Guest Author - Monica J. Foster
During the holidays, gift giving becomes a never-ending quest for something different from years past. While it’s not the gift itself that counts, there is something to be said for putting some thought into unique and helpful gifts for people with disabilities from one to 92. Don’t worry, though. Buying a gift for someone with a disability really isn’t as hard as it may seem. Here are a few things to keep in mind as you complete your shopping gift list.
Buying a gift for someone with a disability is not all that different from buying gifts for anyone else. Why not try online with AblePlay? I heard parents of special needs children I know say they’ve found great toys and games for their kids. At www.ableplay.com, they now feature a Top 10 list of their newest products. AblePlay is an initiative from the nonprofit National Lekotek Center, division of the nonprofit Anixter Center, and the leading authority on toys and play for children with disabilities.
AblePlay’s website gives parents and professionals an easy tool to review and purchase some of the newest off-the-shelf toy offerings and relate them to children with physical, sensory, communicative and cognitive disabilities. AblePlay’s unique evaluation process provides product information categorized by disability to simplify the toy-buying experience.
Beyond considerations of the child’s challenges, consider that child’s interest just as you would any other child. Even toys and games bought from a typical store are nice and a child in a wheelchair may appreciate a toy that not only encourages their interest and expression, but can also be played with on a tabletop rather than forcing them into the awkward task of getting in the floor and back up again. Encourage creativity with art supplies, dress-up items and games that support inclusive play with other children with or without disabilities as well.
As for clothes, being able to put an item on is just as important as the style. Consider things like fabric selection, items that don’t move around too much and are comfortable. Fabrics that are too slick like silks and satins not only are hard to clean, but may be to slick for active wheelchair users who transfer many times during the day independently. Imagine trying to slide in and out of a chair in slacks or a skirt in a slippery fabric. Not only will a person not get much traction, but he or she could very well slide right out of their seat. This is not what was meant by fashion accident. Rough fabrics, by contrast, can cause raw skin. Consider the individual’s preferences, but breathable, easy to wash and wear fabrics are much better than a more expensive option.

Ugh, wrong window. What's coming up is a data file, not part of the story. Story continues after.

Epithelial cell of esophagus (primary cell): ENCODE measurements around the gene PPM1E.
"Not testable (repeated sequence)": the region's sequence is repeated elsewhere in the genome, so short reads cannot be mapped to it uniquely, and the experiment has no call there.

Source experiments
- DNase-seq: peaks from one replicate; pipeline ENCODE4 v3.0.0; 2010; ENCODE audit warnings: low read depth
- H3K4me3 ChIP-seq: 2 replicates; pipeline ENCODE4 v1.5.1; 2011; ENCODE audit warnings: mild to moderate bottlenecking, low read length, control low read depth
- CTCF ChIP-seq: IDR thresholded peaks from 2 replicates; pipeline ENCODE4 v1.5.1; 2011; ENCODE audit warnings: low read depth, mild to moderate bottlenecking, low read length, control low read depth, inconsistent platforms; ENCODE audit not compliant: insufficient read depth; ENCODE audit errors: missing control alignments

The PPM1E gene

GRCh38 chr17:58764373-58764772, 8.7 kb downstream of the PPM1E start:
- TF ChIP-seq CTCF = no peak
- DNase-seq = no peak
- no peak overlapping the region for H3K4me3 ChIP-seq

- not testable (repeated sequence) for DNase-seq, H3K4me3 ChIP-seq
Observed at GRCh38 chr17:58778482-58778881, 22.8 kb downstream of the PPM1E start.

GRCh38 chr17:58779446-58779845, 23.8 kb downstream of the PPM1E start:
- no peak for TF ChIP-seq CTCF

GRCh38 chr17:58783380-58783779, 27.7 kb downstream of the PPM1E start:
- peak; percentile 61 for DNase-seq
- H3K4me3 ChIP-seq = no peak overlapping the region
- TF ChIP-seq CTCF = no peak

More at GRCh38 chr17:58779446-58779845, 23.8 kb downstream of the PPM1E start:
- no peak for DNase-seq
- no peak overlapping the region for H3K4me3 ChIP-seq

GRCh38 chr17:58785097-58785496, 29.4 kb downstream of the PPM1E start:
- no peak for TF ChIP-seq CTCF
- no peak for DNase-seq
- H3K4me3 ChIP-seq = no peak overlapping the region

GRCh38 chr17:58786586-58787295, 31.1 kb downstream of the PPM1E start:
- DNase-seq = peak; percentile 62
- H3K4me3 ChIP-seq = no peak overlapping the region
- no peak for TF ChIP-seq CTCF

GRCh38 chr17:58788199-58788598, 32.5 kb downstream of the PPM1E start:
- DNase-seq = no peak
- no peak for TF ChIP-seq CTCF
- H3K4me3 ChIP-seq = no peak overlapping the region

Items that allow for enough movement are important to a wheelchair user or someone with a brace. Clothing that is too tight can make it difficult to get into and out of, not to mention constrict blood flow in unhealthy ways. Nobody wants to feel constricted or that their clothes are too baggy to be flattering. Having to make sure clothing stays in its place should be the least of the wearer’s worries.
Remember to look for options that are designed to foster independence, fit easily, are machine washable and dryable, and possibly have elastic bands or draw strings to adjust over sensitive skin, braces and orthotics comfortably.
You may want to consider adaptive clothing companies like Buck and Buck that specialize in adaptive clothing. Buck and Buck, based in Seattle, Washington can be found online at www.buckandbuck.com. They specialize in particular in senior-friendly clothing that promotes independence and easy of wearing for seniors with mobility and mental disabilities. For children, Special Clothes (www.special-clothes.com) features items with Velcro® closures, snap crotches, bib fronts, and G-tube access openings designed to be inconspicuous. Special Clothes’ merchandise provides the features a parent or caregiver needs while preserving the child's dignity, and boosting self-confidence. The clothing doesn’t scream, “I’m wearing special clothes.”
For wheelchair users who crave a little more personality beyond fashionable paint colors, why not consider buying wheelchair spoke guards? Bicyclists sometimes have clear plastic covers with sporting company logos on them. Wheelchairs can have something, too, for the person to express their true colors! At Wheels of Fun based in Texas, the wheelchair is a thing of beauty and unique personality, particularly for children, with several designs to choose from. And, they also welcome custom designs for a little bit extra. The spoke guards attach to spokes with Velcro straps and are washable. Shop with them online at www.wheelsoffun.com.
People who spend a lot of time in bed for health reasons may appreciate a new set of pajamas from PajamaGram at www.pajamagram.com, some pretty new bedding, books to read, or a mix of their favorite teas, coffees or chocolates. And who wouldn’t want a caddy for their books and remote while resting in bed to make it harder to lose them between the sheets? Easy to reach and organized items make being in bed less frustrating.
Beyond items that celebrate the unique needs of a person with a disability of any age, do remember to listen to hints for what to give a loved one. It may be that a gift card to a favorite store or restaurant, tickets to a show, simply offering to spend time with them crafting or helping them redecorate the house is what they really crave.